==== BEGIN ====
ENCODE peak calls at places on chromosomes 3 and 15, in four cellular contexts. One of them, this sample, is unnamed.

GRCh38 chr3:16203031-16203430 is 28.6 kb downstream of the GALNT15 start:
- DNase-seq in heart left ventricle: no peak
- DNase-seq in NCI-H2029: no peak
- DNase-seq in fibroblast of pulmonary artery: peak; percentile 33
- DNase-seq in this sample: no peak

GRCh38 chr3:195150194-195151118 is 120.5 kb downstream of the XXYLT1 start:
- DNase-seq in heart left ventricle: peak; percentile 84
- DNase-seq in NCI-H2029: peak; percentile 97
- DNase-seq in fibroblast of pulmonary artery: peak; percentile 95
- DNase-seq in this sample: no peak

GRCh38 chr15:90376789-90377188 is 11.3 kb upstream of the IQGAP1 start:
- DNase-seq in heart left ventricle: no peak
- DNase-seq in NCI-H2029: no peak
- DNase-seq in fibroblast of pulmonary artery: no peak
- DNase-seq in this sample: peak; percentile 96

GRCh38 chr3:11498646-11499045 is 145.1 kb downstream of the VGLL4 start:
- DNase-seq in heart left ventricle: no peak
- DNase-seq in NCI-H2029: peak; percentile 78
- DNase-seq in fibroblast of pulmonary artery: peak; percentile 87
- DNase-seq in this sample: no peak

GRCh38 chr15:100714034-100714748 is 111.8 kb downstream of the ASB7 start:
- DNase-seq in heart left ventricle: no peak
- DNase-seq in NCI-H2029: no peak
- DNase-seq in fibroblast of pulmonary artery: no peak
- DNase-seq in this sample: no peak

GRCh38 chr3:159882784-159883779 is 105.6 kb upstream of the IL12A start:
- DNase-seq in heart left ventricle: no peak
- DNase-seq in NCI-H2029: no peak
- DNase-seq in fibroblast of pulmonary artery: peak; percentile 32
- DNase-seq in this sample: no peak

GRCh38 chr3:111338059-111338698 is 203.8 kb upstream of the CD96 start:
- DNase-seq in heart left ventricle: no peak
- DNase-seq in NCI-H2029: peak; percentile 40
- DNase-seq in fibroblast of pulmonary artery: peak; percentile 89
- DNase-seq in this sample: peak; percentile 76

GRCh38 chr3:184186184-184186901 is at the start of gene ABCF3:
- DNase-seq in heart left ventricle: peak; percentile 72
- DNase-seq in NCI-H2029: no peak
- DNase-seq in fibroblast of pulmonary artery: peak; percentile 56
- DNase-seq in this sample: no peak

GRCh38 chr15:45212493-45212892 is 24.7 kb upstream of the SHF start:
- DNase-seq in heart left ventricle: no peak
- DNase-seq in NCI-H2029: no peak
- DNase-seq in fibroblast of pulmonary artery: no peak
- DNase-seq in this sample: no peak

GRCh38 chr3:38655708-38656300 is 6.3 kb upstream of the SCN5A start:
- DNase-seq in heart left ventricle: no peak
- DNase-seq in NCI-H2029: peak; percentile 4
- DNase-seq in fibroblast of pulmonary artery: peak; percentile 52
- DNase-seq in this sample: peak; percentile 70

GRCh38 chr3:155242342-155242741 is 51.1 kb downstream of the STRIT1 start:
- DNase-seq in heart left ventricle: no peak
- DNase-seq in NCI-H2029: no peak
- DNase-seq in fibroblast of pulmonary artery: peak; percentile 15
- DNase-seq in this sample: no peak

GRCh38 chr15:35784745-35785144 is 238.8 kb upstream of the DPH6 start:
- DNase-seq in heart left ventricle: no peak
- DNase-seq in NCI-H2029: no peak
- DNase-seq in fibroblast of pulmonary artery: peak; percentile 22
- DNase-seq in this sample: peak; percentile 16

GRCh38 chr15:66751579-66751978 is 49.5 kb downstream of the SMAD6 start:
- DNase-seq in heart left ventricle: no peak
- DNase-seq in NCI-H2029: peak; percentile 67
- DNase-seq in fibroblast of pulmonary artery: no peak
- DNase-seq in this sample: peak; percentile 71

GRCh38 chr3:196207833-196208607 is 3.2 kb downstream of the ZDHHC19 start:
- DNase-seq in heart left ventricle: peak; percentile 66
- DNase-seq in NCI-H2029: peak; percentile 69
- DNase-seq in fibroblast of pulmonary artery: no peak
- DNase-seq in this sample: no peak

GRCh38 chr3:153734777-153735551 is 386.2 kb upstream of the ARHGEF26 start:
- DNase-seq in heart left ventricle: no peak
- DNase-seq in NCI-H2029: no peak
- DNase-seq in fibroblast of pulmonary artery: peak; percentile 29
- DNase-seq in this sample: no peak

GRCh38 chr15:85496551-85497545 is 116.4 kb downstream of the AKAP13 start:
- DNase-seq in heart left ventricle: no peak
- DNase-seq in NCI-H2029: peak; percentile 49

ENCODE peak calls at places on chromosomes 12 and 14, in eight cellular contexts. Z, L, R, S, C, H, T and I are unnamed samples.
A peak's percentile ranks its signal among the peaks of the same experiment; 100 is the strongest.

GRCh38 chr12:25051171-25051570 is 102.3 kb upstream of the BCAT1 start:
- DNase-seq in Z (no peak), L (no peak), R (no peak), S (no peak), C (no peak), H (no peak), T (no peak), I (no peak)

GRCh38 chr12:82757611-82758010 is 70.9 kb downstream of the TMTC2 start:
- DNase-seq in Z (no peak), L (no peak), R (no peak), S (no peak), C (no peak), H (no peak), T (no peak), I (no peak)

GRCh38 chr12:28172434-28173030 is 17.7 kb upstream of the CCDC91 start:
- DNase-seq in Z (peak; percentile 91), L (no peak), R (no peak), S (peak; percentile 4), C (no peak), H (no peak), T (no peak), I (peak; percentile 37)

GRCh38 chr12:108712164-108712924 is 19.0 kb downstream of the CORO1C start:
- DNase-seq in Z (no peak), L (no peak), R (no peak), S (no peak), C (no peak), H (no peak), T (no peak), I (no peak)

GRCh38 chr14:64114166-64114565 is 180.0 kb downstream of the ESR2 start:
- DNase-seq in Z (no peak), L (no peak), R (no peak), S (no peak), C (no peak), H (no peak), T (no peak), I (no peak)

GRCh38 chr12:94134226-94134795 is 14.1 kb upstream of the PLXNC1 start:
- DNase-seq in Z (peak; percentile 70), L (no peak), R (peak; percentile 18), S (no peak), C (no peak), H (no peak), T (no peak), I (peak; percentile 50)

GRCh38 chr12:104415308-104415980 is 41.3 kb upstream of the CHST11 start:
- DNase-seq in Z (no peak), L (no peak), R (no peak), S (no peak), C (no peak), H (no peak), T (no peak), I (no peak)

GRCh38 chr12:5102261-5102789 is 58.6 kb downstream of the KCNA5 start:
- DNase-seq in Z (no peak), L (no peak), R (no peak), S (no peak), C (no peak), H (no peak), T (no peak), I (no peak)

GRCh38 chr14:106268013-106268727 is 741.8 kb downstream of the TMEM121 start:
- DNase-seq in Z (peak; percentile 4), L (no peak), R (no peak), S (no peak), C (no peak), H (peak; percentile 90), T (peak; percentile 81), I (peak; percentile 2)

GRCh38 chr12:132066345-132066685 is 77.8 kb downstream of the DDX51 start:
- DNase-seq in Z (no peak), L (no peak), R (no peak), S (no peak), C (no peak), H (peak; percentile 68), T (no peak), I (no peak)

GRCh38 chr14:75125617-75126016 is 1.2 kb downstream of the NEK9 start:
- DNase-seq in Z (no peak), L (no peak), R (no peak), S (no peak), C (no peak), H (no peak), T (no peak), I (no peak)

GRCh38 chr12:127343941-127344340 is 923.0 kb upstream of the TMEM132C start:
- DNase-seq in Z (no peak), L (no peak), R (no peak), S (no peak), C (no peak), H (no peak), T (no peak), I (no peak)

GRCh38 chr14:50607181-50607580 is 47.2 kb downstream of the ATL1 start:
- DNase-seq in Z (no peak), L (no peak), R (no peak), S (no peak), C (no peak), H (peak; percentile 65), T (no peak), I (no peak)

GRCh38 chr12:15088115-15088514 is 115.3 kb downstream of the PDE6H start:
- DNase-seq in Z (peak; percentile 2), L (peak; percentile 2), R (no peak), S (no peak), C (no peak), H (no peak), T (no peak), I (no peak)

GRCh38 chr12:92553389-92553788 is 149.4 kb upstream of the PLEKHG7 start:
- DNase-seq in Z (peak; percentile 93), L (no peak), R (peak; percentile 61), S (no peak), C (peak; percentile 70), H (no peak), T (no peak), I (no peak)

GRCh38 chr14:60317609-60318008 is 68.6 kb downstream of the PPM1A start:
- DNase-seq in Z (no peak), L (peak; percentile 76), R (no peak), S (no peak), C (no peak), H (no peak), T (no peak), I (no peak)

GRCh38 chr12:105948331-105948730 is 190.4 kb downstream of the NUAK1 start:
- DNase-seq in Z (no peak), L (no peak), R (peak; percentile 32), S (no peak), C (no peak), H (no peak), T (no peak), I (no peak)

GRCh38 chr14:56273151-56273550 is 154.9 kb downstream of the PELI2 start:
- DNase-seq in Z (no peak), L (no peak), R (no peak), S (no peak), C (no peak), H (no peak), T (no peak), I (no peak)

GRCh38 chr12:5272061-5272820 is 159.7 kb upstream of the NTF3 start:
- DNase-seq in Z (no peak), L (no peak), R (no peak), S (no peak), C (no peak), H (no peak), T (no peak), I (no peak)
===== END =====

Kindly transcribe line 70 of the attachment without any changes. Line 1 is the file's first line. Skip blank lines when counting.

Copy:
- DNase-seq in fibroblast of pulmonary artery: no peak